City, county school officials report no heating issues Wednesday - WAFF-TV: News, Weather and Sports for Huntsville, AL

City, county school officials report no heating issues Wednesday

Officials denied any recurring heating problems on Wednesday. Officials denied any recurring heating problems on Wednesday.

Many parents around Huntsville and Madison County voiced concerns this week about heating – or the lack thereof – in school classrooms.

The Riverton administration confirmed they had heating issues Tuesday morning, but they said rumors of more issues Wednesday are unfounded.

Geraldine Tibbs, Madison County Schools Spokesperson, said all classrooms across the district were heated Wednesday. Tibbs said the district would never let students stay inside a classroom that had a temperature that would endanger a student's health.

Tibbs did say that not every classroom is the same temperature. She declined a request for an on-camera interview, but provided a statement which said, "If we had problems with our heat that would endanger the safety of our students, they would not be at school."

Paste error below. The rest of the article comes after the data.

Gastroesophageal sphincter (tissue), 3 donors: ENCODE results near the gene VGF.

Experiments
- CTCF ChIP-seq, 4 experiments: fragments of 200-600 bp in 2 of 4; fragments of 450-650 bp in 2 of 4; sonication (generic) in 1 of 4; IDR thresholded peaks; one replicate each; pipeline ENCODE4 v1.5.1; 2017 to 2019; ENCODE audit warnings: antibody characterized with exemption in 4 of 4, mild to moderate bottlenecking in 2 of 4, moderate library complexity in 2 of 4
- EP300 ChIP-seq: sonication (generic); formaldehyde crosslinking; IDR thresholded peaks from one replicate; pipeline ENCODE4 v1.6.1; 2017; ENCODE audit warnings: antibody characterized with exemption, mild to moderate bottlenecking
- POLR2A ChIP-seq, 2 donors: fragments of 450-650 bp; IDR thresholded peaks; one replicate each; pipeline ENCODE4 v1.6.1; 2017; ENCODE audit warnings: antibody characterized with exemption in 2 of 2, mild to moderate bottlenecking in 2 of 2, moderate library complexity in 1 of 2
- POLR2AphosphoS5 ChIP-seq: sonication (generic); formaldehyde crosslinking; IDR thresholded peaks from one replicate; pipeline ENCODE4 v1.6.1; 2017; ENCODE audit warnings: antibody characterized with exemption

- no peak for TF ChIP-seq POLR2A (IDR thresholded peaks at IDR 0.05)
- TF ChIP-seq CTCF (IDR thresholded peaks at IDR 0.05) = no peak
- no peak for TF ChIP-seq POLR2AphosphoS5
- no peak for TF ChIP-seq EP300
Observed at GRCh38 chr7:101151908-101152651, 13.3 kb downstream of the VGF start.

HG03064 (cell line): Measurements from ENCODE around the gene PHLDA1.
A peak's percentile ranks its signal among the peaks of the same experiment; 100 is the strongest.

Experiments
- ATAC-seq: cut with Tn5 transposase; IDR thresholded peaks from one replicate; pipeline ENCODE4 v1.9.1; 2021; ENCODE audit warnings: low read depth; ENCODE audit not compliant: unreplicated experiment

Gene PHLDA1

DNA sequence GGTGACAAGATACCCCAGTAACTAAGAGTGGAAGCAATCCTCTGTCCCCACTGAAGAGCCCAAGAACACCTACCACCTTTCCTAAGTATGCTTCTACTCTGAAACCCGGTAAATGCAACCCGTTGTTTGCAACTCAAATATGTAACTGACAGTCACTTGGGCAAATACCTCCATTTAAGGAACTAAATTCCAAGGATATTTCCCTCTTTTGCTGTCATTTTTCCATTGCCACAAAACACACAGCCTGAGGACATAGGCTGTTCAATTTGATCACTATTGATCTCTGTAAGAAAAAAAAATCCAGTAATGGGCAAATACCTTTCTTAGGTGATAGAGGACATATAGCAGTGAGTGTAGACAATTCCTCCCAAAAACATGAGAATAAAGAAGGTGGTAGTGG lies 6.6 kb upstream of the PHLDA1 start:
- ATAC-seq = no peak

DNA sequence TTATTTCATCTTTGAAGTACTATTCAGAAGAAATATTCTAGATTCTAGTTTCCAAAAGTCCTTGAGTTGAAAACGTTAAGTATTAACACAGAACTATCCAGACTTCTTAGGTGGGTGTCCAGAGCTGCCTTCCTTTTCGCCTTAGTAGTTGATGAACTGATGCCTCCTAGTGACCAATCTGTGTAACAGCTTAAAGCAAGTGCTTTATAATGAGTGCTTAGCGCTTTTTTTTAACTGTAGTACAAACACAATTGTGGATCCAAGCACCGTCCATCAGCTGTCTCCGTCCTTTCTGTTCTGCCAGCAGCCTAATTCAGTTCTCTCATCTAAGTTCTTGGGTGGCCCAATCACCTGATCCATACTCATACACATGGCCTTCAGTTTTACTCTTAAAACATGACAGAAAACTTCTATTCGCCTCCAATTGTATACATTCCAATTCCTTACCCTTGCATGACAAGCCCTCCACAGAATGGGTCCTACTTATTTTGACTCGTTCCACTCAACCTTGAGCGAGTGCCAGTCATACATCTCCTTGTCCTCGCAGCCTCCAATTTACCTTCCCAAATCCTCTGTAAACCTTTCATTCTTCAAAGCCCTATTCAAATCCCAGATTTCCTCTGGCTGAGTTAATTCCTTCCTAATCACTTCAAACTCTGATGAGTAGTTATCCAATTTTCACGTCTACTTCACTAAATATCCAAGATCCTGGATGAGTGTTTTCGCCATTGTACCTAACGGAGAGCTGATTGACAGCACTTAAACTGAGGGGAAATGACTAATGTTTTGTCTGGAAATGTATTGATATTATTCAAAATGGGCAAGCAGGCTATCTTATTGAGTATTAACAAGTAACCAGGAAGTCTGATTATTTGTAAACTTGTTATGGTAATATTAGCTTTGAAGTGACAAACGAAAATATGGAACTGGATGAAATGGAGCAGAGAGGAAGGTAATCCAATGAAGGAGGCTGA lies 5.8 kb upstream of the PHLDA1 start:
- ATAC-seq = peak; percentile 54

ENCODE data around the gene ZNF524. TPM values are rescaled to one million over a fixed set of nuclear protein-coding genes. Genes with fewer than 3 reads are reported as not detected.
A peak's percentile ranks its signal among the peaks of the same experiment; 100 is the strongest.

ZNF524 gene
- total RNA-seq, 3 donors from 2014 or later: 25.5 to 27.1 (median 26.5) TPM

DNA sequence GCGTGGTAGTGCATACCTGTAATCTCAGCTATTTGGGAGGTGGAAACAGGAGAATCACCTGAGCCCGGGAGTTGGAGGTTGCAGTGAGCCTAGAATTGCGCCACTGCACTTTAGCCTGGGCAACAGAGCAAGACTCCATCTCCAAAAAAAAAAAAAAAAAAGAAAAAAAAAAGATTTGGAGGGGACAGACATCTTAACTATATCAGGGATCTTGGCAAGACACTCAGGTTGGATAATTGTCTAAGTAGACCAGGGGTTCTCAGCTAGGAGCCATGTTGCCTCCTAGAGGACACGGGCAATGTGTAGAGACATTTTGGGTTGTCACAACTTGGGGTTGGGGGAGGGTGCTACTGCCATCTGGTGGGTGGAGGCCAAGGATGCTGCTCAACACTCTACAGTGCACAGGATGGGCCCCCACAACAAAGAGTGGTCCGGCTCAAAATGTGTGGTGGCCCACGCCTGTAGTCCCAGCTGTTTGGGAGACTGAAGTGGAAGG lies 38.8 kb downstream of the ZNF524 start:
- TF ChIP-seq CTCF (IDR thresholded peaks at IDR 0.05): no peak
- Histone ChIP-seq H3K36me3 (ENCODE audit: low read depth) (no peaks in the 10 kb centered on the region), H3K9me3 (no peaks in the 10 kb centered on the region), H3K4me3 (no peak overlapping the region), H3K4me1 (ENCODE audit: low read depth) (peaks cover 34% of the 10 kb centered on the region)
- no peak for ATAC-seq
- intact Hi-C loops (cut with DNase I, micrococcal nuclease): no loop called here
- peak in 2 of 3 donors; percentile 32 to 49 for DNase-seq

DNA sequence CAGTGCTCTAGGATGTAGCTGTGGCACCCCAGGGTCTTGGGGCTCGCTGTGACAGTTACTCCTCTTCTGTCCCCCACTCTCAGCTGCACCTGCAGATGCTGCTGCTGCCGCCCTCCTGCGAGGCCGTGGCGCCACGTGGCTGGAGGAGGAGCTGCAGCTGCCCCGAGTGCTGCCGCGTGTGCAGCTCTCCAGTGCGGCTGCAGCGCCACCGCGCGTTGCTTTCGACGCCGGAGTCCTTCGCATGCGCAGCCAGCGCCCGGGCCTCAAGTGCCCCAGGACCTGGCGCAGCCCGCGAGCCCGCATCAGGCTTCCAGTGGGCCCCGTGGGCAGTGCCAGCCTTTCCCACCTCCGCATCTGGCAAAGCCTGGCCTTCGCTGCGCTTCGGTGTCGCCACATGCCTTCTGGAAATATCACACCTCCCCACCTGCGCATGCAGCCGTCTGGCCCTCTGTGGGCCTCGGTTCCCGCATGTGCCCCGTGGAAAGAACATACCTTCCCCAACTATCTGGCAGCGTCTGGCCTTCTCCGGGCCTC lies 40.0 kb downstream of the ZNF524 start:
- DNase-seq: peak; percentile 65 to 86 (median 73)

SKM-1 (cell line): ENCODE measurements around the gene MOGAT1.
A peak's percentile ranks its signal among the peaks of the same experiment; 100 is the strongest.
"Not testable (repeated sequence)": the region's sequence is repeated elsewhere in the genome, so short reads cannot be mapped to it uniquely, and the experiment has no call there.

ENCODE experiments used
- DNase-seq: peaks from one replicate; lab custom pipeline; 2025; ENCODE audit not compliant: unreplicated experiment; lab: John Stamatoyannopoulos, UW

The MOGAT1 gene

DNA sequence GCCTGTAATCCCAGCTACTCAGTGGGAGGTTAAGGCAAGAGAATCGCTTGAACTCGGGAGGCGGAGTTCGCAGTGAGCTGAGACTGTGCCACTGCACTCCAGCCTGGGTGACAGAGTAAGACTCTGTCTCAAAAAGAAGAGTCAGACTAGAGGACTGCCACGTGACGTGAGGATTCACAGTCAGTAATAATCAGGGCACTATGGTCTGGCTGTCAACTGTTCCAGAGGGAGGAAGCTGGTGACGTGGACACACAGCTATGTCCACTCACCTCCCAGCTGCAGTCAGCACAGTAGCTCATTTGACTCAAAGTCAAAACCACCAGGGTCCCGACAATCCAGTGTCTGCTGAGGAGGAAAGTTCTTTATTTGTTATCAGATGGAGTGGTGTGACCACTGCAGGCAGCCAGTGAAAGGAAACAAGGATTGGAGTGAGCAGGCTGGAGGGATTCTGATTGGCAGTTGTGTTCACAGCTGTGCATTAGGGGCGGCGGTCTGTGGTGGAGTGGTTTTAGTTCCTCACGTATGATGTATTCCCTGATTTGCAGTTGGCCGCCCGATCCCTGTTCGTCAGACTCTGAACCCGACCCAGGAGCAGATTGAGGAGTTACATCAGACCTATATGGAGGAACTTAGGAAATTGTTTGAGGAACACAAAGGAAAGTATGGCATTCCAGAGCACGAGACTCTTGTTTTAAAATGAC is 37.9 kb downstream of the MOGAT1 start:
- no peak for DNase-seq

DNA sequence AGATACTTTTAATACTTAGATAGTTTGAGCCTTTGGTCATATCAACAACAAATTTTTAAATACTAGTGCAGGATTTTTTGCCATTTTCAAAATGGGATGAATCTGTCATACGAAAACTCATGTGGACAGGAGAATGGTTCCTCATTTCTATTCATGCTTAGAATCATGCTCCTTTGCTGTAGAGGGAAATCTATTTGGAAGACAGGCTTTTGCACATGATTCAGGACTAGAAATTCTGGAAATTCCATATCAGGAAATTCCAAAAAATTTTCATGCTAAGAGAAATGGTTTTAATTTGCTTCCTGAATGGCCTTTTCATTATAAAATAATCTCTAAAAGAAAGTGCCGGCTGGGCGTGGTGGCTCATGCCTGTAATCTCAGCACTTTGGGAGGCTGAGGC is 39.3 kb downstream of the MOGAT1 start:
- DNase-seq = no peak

At least three of Huntsville district schools had heating issues as temperatures dropped into the single digits. District officials said the problems did not impact learning, pointing to their digital learning curriculum. They said when classrooms began to get too cold, teachers and students picked up computers, walked to a warmer part of the school, and continued with lesson plans.

Chaffee Elementary had heating issues in several rooms. Sporadic power outages impacted heat and electrical systems at both Challenger and Farley Elementary Schools.

Huntsville City Schools spokesperson Keith Ward said the district's technology allows them to monitor, and in some cases, make real-time adjustments to individual classrooms. Ward said the outages are out of the district's control, but every student's well-being is always top priority.

Madison County and Huntsville City school officials said Wednesdays classes went as scheduled, and no further disruptions are expected as the temperatures rise.

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